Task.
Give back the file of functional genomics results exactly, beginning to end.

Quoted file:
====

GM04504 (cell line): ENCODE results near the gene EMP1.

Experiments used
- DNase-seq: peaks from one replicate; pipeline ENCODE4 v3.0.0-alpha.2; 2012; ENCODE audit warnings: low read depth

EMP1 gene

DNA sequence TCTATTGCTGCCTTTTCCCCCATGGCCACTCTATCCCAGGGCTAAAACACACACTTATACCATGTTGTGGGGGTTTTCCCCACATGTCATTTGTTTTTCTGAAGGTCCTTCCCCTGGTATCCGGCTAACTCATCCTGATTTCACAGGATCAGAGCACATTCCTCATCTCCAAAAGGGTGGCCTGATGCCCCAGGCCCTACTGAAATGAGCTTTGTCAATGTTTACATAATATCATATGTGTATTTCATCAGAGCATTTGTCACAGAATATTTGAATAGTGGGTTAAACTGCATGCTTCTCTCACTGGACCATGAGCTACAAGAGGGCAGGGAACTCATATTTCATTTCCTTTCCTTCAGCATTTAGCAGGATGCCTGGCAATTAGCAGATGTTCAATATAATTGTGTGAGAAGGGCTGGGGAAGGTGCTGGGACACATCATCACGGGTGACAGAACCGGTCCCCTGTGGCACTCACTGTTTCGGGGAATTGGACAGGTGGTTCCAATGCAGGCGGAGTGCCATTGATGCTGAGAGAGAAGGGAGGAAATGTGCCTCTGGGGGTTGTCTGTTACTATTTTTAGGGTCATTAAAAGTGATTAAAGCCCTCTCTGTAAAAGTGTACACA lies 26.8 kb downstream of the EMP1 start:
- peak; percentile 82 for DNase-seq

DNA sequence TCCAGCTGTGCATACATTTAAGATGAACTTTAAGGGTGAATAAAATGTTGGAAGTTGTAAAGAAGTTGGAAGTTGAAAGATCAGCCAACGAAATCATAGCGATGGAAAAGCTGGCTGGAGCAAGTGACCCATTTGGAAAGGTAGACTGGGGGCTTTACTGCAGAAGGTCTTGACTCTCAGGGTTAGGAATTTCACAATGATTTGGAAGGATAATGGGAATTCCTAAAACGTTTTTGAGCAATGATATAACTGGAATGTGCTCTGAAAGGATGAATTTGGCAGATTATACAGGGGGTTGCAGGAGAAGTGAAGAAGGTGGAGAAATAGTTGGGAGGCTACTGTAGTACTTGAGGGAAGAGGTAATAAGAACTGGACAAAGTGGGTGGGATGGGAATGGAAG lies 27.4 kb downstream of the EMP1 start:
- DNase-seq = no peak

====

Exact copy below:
GM04504 (cell line): ENCODE results near the gene EMP1.

Experiments used
- DNase-seq: peaks from one replicate; pipeline ENCODE4 v3.0.0-alpha.2; 2012; ENCODE audit warnings: low read depth

EMP1 gene

DNA sequence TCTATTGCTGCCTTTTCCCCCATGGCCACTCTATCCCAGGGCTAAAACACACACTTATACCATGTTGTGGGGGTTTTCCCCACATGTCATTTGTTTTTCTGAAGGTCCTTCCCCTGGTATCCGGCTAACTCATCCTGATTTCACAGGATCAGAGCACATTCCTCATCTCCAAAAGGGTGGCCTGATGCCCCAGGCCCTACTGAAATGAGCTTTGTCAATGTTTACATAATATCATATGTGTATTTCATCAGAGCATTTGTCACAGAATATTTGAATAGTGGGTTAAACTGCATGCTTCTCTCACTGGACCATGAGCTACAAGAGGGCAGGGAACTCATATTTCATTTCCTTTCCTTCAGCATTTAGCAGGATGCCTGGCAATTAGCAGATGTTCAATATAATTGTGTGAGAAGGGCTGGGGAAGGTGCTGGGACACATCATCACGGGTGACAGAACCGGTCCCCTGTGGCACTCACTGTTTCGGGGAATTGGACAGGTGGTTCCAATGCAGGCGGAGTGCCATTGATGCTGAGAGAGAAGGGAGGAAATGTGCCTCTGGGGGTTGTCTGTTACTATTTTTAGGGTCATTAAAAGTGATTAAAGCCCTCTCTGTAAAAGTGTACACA lies 26.8 kb downstream of the EMP1 start:
- peak; percentile 82 for DNase-seq

DNA sequence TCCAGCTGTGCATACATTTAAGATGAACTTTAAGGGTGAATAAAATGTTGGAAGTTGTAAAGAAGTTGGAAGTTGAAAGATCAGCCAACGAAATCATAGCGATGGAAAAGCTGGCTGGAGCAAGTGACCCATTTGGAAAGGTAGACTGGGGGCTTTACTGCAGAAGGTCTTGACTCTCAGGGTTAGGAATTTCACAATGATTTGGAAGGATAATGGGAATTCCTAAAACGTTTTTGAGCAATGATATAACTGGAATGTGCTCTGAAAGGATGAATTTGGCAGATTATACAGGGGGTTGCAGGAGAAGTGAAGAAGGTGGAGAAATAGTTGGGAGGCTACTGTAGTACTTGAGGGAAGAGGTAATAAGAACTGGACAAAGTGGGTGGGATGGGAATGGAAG lies 27.4 kb downstream of the EMP1 start:
- DNase-seq = no peak